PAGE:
Note: This blog offers general information for your convenience and does not constitute legal advice. Family law can be complex and you’re encouraged to seek legal advice to better understand your rights and responsibilities as well as the rights of your children.

How does Alberta Laws view common law unions?

How does Alberta Laws view common law unions?

At Verhaeghe Law – our Edmonton family lawyers have experience in dealing with the dissolution of common law unions as well as providing legally enforceable agreements for couples who are considered common law. However, it is important to note that in 2003 – Alberta laws have replaced the word “common law” with a newly coined legal term referred to as “adult interdependent relationship”. These relationships now have similar rights to that of married couples. Contact our office today and let us help you with your legal needs regarding your common law relationship/adult interdependent relationship. In the meanwhile, here are some commonly asked legal questions with regards to these types of relationships in Alberta.

1. How is a common law relationship now defined in Alberta?

This term historically referred to describe a couple that lived together but were not legally married. However as of June 2003, this term is no longer used in Alberta in a legal sense and has been replaced with “adult interdependent relationship”.

2. How long do you have to live together to be considered common law in Alberta?

As of recently, the term common law is no longer used to refer to unmarried couples who have been living together for an extended period of time. The term formerly referred to as common-law unions has been replaced with “adult interdependent relationship”. In order for a couple to be considered in an adult interdependent relationship – they must have resided with each other for at least three years or having an existing adult interdependent partner agreement in place. There are other stipulations that apply or may deem an adult interdependent relationship void which is described in more detail below.

3. What is the Adult Interdependent Relationships Act?

This Act cements the fact that the courts view adult interdependent relationships (formerly referred to as common law unions) with legal recognition. However, there are a number of factors that couples must satisfy in order to be considered as an adult interdependent relationship. Call an Edmonton family lawyer for more information on what these factors are.

4. What is an adult interdependent partner agreement?

This is an agreement that is mutually accepted and agreed upon by both parties in an adult interdependent partnership. In order for this document to be legally recognized – we recommend you hire an Alberta based family lawyer to draft it for you as it must be in the form that is provided in the Adult Interdependent Partner Agreement Regulation and include a series of details.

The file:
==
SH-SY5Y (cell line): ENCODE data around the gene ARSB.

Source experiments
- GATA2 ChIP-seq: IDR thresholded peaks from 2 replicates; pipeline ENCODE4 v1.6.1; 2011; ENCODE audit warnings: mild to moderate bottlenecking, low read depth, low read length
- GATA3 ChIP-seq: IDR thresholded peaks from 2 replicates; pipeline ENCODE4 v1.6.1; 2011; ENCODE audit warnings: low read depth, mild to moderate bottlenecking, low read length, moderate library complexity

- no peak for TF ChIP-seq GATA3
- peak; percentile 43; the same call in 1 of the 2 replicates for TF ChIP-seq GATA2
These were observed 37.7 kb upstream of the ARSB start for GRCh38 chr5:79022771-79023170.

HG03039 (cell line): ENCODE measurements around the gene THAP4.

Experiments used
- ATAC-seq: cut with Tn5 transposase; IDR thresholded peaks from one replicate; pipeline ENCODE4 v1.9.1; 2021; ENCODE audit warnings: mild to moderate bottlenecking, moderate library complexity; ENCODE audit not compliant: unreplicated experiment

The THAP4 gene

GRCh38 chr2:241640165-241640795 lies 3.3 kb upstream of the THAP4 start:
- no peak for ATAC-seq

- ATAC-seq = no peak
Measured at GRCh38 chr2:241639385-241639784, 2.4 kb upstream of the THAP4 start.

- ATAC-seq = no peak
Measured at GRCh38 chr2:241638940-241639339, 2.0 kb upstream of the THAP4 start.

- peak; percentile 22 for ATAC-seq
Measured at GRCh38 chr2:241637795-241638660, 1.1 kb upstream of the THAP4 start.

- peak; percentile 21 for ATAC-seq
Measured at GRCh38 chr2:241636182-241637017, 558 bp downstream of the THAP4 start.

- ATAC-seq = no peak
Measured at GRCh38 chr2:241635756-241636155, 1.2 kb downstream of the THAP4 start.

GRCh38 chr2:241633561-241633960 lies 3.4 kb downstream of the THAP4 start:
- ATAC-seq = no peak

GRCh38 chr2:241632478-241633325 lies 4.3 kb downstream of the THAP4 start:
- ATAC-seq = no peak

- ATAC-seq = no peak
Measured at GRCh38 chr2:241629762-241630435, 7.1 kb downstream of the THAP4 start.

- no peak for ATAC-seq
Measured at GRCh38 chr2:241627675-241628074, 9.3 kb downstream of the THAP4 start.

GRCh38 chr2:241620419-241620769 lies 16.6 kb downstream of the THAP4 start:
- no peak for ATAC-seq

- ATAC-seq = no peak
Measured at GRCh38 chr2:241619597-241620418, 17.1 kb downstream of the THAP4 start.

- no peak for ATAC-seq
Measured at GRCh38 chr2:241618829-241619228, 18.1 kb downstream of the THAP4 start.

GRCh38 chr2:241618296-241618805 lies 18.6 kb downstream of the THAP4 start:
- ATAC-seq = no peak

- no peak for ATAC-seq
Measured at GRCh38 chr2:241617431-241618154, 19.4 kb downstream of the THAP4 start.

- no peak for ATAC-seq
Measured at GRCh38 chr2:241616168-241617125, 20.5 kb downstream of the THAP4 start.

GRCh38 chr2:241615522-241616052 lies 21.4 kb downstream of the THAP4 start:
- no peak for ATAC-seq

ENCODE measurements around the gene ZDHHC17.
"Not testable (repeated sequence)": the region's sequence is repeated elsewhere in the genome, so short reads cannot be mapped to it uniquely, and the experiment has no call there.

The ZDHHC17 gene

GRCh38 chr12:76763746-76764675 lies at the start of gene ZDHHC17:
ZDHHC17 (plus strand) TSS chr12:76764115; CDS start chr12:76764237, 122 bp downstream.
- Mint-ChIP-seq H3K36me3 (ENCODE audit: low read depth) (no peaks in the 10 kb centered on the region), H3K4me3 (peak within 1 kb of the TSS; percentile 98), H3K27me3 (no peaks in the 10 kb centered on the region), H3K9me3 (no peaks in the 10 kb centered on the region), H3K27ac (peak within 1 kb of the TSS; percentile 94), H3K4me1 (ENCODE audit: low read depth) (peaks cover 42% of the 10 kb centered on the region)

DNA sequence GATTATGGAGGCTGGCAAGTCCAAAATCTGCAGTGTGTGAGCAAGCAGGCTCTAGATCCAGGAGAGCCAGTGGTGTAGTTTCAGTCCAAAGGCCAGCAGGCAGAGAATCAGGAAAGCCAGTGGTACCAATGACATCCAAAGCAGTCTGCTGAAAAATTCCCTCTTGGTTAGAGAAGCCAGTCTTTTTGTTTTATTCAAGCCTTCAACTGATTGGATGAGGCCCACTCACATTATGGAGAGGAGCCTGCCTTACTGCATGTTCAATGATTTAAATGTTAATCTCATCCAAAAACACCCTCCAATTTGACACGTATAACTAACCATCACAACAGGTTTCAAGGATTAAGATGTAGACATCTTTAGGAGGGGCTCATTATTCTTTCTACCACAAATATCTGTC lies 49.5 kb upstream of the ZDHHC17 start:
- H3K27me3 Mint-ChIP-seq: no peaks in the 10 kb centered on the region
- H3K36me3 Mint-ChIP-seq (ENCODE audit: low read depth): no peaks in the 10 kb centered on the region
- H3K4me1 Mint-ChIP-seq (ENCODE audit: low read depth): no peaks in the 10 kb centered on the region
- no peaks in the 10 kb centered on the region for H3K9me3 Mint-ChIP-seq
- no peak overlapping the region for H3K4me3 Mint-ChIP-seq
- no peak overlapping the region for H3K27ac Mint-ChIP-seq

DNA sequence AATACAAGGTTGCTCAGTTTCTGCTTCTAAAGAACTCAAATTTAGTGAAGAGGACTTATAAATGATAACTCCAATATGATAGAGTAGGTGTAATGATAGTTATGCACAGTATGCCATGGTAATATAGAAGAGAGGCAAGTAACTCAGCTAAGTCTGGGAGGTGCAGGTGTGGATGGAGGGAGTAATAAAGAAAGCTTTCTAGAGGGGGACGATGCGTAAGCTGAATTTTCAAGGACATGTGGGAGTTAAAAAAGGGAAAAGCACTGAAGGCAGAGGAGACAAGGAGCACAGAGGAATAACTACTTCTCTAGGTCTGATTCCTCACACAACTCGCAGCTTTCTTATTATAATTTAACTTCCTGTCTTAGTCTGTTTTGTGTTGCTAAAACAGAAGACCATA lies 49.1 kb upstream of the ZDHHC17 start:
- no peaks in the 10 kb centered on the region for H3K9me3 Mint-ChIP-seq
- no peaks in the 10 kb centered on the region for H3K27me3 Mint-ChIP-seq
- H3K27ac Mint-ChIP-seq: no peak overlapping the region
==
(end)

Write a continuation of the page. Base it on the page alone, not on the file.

5. Can same-sex partners be adult interdependent partners under the Adult Interdependent Relationship Act?

Yes absolutely. However, there are certain conditions that must be satisfied under the Adult Interdependent Relationships Act in order for same sex partners. For example, some of these stipulations include that the couple must be living together for at least three years or that there must be a child in the relationship (either by birth or adoption) or the couple has entered into an adult interdependent partnership agreement.

6. When is an adult interdependent partner agreement not valid?

Yes there are instances when an adult interdependent relationship may not be considered valid. Especially if the agreement was made under duress, fraud or undue influence at the time the agreement was signed. Additionally, if one of the parties did not have the mental capacity to understand what they were signing into or if the parties were not living together or one of the parties were already married – the agreement is not legally binding. There are other situations as well where the agreement may be deemed invalid. Contact an Edmonton family lawyer for more information on this topic if this situation may pertain to you.

7. Do adult interdependent relationships laws equal to laws for married couples under the Matrimonial Property Act?

The Supreme Court of Canada has said that laws that discriminate against those living in common law relationships as compared to those who are married may be deemed invalid. The legalities surrounding this question are not entirely clear or present at the matter and will require legal interpretation. If this situation may pertain to you – we recommend you contact an Edmonton family lawyer today.

8. If I enter into an adult interdependent relationship can I insure the life of my partner?

Yes this can be done because the Adult Interdependent Relationships Act amended the Insurance Act to allow partners to have their lives insured. Additionally, there are also rules which permit partners to receive specified insurance benefits as well.

Speak with an Edmonton family lawyer today regarding your adult interdependent relationship legal needs

If you are considering entering into an adult interdependent relationship and would like to have legally binding agreements in place – contact us today because our lawyers can assist you with this. Furthermore, if you have additional questions regarding the adult interdependent relationships and require legal advice – a member of our legal team will be happy to speak with you. Contact us for a consultation today by calling 587-410-2500 and speak directly with one of our Edmonton family lawyers today.